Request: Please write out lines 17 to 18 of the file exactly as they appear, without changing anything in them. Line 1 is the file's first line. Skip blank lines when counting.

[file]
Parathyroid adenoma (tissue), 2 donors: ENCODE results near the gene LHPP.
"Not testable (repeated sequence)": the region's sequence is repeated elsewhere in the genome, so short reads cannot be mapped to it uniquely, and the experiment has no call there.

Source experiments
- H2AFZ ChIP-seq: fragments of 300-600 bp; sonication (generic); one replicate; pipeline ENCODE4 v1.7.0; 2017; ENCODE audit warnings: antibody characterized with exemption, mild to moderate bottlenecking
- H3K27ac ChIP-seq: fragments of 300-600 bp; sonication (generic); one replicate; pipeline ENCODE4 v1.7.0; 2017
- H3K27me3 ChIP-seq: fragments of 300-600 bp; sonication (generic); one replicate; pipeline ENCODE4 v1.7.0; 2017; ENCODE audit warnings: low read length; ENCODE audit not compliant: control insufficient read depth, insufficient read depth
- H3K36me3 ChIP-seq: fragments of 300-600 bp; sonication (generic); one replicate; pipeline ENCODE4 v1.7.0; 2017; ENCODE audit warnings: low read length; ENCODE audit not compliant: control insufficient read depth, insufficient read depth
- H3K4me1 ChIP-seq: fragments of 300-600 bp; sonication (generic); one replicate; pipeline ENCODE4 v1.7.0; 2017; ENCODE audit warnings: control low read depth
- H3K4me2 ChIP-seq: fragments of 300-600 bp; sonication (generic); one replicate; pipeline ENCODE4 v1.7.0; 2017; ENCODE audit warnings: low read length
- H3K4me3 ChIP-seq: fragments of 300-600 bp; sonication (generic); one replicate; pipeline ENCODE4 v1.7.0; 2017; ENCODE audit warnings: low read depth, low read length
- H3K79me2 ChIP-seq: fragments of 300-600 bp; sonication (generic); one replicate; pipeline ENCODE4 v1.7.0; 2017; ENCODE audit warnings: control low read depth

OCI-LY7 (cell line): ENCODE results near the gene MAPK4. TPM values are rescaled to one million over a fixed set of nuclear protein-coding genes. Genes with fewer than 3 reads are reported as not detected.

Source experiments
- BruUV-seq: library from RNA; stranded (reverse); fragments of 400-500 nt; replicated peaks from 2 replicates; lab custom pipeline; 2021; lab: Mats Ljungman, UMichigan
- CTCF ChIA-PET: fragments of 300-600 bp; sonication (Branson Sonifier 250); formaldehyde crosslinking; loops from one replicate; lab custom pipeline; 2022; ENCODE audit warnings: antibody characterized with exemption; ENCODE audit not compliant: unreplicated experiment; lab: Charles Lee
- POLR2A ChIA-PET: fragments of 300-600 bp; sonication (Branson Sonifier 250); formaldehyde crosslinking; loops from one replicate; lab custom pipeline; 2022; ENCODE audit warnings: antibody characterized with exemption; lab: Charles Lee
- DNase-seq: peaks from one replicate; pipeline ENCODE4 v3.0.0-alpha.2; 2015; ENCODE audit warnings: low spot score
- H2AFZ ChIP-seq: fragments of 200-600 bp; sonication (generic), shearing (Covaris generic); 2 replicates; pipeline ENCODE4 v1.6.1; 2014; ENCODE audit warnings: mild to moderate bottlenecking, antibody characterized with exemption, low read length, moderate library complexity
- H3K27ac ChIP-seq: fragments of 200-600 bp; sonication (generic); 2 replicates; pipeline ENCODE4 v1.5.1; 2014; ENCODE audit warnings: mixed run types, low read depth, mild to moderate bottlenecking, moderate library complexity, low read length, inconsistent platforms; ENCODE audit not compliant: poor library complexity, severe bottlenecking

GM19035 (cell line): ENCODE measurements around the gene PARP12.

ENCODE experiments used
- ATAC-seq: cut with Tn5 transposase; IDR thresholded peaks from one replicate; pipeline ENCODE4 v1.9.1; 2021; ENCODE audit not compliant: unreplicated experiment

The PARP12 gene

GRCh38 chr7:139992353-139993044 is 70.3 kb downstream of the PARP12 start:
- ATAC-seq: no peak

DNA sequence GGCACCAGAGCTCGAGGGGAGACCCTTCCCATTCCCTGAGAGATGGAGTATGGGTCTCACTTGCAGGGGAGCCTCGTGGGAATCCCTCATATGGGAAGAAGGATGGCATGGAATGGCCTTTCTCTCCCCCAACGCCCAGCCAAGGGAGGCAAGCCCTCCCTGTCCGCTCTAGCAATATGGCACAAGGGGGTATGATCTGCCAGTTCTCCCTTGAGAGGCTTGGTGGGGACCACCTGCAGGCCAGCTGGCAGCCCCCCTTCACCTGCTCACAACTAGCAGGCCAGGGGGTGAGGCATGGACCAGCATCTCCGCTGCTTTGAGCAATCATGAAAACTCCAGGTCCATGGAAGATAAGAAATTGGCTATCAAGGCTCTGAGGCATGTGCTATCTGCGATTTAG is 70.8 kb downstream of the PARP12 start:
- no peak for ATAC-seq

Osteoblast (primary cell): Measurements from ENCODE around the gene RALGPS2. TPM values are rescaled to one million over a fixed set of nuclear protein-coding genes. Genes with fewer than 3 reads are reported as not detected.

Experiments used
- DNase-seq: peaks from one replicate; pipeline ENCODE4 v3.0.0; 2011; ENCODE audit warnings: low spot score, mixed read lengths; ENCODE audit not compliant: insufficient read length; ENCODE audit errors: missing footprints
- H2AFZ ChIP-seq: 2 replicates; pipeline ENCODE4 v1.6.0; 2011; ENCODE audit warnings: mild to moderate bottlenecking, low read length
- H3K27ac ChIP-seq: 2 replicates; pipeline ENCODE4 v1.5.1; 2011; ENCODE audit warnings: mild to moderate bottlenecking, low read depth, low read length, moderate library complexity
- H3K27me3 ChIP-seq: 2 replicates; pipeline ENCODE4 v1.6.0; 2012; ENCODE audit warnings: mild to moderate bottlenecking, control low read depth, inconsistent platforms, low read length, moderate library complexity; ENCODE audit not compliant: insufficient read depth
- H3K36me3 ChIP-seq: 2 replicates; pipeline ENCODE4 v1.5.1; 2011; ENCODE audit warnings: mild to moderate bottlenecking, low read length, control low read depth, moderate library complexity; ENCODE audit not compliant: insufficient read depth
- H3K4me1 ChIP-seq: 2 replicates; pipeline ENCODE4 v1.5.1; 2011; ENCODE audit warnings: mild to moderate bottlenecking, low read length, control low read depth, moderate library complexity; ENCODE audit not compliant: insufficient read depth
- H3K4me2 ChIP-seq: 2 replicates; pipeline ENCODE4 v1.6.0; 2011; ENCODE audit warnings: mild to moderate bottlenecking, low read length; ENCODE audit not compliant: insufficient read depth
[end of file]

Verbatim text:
- DNase-seq: peaks from one replicate; pipeline ENCODE4 v3.0.0-alpha.2; 2015; ENCODE audit warnings: low spot score
- H2AFZ ChIP-seq: fragments of 200-600 bp; sonication (generic), shearing (Covaris generic); 2 replicates; pipeline ENCODE4 v1.6.1; 2014; ENCODE audit warnings: mild to moderate bottlenecking, antibody characterized with exemption, low read length, moderate library complexity